If you have been paying even a little attention to the Presidential debates, you might have picked up on the theme cast by some that there is something terribly wrong with today’s immigrants. That somehow they are not assimilating into U.S. society as well as the waves of immigrants who came before them. However, this political pandering couldn’t be further from the truth according to a new, exhaustive report, released by The National Research Council—the research institution chartered by Congress in 1863 to “meet the government’s urgent need for an independent adviser on scientific matters” and to “investigate, examine, experiment, and report upon any subject of science.”
The just-released report examines the Integration of Immigrants into U.S. Society—and follows-up on the National Research Council’s seminal study, The New Americans, released in 1997. Authored by several highly-regarded academics, this latest report seeks to address “new concerns about the integration of immigrants in the United States.” And the nearly 450-page report seeks to “facilitate a more informed and fact-based discussion of this topic.”
The report begins:
“Overall, the panel found that current immigrants and their descendants are integrating into U.S. society. This report documents the course and extent of integration and the report’s chapters draw 18 formal conclusions with regard to integration. Across all measurable outcomes, integration increases over time, with immigrants becoming more like the native-born with more time in the country, and with the second and third generations becoming more like other native born Americans than their parents were.”
Then the report goes on to discuss a range of integration indicators like English-language acquisition, health outcomes, criminality, and more.
On English-language attainment, the report finds that today’s immigrants attain English faster than ever:
“There is evidence that integration is happening as rapidly or faster now than it did for the earlier waves of mainly European immigrants in the 20th century. Today, many immigrants arrive already speaking English as a first or second language. Currently, about 50 percent of the foreign-born in surveys report they speak English ‘very well’ or ‘well,’ while less than 10 percent say they speak English ‘not at all.’”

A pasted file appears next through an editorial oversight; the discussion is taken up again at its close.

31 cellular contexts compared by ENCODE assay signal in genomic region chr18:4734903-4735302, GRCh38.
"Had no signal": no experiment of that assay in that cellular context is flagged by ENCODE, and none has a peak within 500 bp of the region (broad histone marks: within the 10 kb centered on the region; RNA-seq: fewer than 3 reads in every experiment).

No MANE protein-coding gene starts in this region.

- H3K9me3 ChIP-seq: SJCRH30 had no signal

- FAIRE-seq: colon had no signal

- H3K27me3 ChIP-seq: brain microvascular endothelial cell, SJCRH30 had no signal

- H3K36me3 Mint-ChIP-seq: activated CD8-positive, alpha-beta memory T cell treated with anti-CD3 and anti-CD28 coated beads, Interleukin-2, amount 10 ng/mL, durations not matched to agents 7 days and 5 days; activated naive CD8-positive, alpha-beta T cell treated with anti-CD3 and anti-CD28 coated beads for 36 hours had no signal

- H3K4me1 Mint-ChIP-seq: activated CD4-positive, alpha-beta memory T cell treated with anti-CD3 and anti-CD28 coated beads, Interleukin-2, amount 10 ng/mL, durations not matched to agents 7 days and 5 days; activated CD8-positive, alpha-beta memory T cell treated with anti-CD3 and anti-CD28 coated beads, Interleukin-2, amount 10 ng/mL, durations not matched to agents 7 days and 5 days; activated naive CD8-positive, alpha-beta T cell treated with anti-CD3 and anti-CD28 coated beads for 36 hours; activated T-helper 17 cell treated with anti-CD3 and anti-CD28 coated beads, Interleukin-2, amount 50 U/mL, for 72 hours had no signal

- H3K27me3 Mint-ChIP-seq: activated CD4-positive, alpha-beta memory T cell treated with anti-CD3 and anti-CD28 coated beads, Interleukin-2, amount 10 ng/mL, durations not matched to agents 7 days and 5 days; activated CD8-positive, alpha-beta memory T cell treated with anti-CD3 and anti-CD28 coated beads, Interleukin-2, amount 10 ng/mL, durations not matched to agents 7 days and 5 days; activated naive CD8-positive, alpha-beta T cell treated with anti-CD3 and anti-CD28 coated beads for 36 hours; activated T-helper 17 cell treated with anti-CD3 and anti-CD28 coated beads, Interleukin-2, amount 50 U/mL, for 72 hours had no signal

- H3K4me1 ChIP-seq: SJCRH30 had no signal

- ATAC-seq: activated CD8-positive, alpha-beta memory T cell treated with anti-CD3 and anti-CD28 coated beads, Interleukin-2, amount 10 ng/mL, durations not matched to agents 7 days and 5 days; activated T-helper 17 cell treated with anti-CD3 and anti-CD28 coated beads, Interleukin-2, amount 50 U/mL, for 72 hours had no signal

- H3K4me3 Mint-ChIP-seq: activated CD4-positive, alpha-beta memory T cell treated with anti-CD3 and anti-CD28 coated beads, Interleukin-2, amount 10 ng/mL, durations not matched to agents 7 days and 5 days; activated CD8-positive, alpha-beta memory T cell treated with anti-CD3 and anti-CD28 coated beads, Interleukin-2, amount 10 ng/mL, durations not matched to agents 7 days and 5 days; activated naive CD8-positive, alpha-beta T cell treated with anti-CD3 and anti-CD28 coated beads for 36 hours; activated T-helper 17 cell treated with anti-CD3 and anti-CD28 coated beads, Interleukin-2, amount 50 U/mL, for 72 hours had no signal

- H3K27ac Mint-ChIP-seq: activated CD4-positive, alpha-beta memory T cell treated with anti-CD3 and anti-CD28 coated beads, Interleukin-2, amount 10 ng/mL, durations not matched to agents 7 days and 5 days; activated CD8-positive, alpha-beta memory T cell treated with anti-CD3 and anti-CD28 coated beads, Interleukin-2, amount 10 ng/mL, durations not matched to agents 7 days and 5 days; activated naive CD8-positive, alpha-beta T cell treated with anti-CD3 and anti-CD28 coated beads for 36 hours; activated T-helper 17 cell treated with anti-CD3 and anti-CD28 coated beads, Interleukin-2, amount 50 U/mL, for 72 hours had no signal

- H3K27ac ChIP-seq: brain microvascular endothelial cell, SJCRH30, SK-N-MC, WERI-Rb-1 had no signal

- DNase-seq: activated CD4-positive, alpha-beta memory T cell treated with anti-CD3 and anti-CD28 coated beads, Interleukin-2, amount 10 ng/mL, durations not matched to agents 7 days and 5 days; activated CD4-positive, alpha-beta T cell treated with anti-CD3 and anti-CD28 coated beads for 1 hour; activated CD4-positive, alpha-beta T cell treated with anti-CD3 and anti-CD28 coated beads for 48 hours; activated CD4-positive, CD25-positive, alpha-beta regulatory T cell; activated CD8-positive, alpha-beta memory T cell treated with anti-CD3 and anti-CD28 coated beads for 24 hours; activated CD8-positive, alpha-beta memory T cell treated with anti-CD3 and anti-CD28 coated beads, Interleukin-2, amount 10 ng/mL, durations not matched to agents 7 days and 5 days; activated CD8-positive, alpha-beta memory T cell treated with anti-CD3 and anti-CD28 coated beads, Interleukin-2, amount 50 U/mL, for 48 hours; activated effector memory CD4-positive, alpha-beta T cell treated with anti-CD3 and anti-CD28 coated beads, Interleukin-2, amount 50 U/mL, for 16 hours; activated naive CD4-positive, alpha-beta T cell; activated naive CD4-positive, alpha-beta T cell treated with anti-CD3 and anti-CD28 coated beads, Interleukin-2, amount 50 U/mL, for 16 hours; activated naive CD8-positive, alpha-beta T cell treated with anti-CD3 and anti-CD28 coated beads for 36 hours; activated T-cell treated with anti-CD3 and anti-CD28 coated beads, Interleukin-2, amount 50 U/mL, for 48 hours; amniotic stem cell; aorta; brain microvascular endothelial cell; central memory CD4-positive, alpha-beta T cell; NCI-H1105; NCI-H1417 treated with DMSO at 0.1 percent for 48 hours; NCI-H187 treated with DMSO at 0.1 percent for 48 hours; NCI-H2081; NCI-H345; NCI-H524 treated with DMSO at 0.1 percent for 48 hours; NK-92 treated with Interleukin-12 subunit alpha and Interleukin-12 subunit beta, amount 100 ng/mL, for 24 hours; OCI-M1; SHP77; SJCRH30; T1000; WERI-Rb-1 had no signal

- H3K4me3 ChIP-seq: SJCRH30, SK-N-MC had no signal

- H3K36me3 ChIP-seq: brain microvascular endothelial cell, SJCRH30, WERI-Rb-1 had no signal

With respect to health outcomes, immigrants are actually healthier than the native-born:
“Foreign-born immigrants have better infant, child, and adult health outcomes than the U.S.-born population in general and better outcomes than U.S.-born members of their ethnic group. In comparison with native-born Americans, the foreign-born are less likely to die from cardiovascular disease and all cancers combined; they experience fewer chronic health conditions, lower infant mortality rates, lower rates of obesity, and fewer functional limitations.
Immigrants also have a lower prevalence of depression, and of alcohol abuse. Foreign-born immigrants live longer, too. They have a life expectancy of 80.0 years, 3.4 years more than the native-born population, and this immigrant advantage holds across all the major ethnoracial categories.”
Then, with respect to one of the most exploited topics, criminality, the report finds high levels of immigration equate with lower crime rates and that immigrants are less likely to be incarcerated:
“Increased prevalence of immigrants is associated with lower crime rates—the opposite of what many Americans fear. Among men age 18-39, the foreign-born are incarcerated at a rate that is one-fourth the rate for the native-born. Cities and neighborhoods with greater concentrations of immigrants have much lower rates of crime and violence than comparable nonimmigrant neighborhoods.”
The report does point out that more can be done to ensure that we build on positive trends and outcomes to create an environment where the children and grandchildren of immigrants continue to thrive. But at its heart, the report is a definitive statement on the fact that today’s immigrants are integrating into American society better than even their predecessors. Any suggestions or assertions to the contrary are nothing more than political pandering at the expense of entire communities of immigrants who are rebuilding neighborhoods, growing our economy, and helping us write the next chapter of American history.
Photo by Shane Global.
FILED UNDER: featured, Healthcare, The National Research Council